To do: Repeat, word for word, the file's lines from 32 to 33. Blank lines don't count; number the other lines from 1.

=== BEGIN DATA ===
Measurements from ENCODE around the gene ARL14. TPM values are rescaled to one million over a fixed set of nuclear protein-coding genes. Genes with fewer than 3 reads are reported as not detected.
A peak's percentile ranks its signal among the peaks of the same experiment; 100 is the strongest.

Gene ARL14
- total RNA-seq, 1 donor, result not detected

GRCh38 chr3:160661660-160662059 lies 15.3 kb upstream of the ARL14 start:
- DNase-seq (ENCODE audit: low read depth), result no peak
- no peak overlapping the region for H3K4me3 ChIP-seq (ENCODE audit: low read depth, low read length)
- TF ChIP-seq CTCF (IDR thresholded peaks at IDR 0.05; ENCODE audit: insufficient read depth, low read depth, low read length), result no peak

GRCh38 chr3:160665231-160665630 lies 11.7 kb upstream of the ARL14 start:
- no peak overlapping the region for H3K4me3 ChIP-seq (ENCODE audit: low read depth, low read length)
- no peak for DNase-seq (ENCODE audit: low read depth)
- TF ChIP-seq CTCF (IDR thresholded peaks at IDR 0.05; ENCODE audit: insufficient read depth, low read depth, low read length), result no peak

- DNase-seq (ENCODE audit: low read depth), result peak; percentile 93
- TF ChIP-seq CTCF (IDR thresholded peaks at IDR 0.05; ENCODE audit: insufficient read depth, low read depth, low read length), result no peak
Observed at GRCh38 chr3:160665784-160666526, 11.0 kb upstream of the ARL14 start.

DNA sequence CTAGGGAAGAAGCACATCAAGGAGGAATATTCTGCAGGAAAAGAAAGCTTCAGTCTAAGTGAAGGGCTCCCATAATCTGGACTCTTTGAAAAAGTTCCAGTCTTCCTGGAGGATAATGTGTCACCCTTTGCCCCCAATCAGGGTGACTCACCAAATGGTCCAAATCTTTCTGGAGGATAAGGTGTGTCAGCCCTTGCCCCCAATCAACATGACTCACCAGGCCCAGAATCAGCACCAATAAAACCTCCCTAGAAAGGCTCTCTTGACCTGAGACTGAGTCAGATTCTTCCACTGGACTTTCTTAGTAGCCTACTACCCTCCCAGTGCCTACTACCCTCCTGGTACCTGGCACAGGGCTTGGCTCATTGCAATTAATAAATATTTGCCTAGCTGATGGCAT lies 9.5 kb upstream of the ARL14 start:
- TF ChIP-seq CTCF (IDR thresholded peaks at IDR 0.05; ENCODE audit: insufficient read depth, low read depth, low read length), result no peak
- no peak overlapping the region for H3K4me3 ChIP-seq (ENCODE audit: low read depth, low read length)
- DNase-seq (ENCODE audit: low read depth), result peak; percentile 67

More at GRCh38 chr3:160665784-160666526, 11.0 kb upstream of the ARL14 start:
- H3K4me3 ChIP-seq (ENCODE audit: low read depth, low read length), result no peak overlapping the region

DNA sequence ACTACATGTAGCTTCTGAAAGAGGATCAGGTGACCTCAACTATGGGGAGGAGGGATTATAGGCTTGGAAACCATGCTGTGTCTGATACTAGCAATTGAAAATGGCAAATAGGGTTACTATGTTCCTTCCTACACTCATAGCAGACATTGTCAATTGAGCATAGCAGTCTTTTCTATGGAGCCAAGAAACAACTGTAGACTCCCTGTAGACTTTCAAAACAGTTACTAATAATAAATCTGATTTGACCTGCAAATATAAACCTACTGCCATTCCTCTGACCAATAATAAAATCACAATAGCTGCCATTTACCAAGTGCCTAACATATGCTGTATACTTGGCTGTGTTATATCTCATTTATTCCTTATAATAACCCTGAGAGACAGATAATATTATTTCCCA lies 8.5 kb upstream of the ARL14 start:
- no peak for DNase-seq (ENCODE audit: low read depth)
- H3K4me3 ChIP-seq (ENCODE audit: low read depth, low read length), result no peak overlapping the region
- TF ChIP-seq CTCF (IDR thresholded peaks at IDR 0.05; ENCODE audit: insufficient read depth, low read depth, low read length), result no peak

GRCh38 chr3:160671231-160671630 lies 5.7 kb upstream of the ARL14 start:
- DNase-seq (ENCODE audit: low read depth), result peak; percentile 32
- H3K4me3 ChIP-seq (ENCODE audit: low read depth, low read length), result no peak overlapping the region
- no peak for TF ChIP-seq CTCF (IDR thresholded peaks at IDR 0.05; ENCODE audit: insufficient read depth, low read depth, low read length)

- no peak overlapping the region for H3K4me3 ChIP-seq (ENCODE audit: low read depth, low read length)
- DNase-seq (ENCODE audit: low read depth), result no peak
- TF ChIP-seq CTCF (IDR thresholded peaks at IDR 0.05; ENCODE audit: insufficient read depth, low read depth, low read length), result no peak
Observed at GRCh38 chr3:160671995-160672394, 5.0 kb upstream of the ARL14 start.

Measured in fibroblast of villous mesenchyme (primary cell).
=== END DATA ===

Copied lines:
- TF ChIP-seq CTCF (IDR thresholded peaks at IDR 0.05; ENCODE audit: insufficient read depth, low read depth, low read length), result no peak
Observed at GRCh38 chr3:160671995-160672394, 5.0 kb upstream of the ARL14 start.